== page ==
Now I am thinking of another young woman I know who smokes pot.  She is still a teenager, she has a young daughter.  No education, no job, a poor family, no advantages in life.  She loves her daughter and her family fiercely. She gets into fights, and is caught up in a lot of urban core drama.  And I can honestly say that the world will still NOT be a better place if she is caught and put in jail.  Her daughter needs her, her family needs her. Just because she isn’t educated now, doesn’t mean she won’t ever be. She is the future of of our nation.  She will learn nothing in jail except more violence and more ways to do drugs.

– Why not legalize the production and sales of marijuana and tax the hell out of it?  We have done that with tobacco.  If Joe Schmoe can buy blunts at CVS with his Ibuprophen and Marlboros, that sure takes away from the dope-head on the corner making bank from illegal sales.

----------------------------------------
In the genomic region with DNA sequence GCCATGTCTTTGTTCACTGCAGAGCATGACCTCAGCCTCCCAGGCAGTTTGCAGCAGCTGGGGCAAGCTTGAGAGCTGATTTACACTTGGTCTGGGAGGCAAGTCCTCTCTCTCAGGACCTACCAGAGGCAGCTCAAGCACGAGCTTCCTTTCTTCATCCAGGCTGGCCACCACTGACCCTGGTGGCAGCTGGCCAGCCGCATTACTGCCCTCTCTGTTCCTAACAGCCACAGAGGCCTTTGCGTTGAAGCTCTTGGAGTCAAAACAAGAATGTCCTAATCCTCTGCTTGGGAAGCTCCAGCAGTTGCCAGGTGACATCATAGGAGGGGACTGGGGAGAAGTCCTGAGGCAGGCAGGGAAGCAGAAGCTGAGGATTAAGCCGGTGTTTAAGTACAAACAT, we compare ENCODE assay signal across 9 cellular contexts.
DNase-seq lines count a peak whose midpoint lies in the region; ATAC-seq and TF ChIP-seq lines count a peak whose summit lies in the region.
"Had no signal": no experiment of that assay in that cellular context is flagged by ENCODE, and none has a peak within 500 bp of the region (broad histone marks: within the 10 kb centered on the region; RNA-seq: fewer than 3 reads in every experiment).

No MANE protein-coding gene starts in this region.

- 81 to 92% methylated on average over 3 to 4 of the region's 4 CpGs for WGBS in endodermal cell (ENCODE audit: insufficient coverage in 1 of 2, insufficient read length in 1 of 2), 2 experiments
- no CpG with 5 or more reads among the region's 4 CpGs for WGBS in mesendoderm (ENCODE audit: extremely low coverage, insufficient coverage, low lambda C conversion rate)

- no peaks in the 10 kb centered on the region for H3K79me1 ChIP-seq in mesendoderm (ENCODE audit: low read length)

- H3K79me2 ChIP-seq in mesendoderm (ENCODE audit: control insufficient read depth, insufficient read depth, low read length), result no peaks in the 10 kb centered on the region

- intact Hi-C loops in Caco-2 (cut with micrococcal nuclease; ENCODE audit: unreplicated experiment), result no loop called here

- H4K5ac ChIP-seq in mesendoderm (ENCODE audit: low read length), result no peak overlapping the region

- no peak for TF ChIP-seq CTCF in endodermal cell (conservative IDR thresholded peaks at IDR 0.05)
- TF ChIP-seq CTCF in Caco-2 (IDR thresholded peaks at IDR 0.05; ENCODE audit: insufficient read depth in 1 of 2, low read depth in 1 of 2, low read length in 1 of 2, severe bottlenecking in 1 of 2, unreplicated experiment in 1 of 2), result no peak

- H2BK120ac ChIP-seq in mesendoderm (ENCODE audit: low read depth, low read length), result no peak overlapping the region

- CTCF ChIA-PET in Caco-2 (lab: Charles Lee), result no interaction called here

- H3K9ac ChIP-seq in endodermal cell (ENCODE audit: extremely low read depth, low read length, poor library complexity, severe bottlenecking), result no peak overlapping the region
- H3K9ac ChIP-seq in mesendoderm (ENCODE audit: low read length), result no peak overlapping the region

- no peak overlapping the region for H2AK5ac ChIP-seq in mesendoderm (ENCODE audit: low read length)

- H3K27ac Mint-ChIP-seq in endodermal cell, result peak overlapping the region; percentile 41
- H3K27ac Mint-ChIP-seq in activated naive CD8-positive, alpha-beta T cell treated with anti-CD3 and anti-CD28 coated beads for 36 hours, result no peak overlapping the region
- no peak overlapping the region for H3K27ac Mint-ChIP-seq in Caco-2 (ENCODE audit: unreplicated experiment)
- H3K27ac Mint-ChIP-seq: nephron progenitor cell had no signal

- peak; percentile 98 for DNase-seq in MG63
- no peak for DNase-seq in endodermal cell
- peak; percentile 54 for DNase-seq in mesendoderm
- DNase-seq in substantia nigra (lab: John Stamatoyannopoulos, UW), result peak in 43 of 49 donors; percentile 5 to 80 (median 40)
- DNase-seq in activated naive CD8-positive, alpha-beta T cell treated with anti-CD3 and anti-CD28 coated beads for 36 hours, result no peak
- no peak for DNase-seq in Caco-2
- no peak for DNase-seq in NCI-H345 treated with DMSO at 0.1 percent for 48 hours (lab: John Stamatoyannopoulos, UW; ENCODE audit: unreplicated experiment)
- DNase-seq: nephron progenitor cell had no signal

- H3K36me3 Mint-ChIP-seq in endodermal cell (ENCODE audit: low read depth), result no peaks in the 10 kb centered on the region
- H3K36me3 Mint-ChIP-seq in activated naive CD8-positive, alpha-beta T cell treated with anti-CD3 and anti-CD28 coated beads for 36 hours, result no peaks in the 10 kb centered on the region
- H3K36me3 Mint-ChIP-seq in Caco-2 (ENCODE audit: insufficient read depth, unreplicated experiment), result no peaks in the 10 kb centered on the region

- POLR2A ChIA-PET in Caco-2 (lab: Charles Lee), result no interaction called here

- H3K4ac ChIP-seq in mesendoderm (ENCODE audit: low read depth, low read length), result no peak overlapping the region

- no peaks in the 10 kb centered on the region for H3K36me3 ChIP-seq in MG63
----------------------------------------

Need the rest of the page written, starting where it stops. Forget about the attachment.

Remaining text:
-Why can we not learn from the Prohibition Era?  Alcohol has far more devastating effects than marijuana.  Yet when we as a nation attempted to criminalize the production, sales, and use of alcohol, organized crime RAGED.  Some of our nation’s most notorious criminals came during the Prohibition… hello, anybody remember Al Capone ??  Eventually the mayhem that ensued was not worth the fight.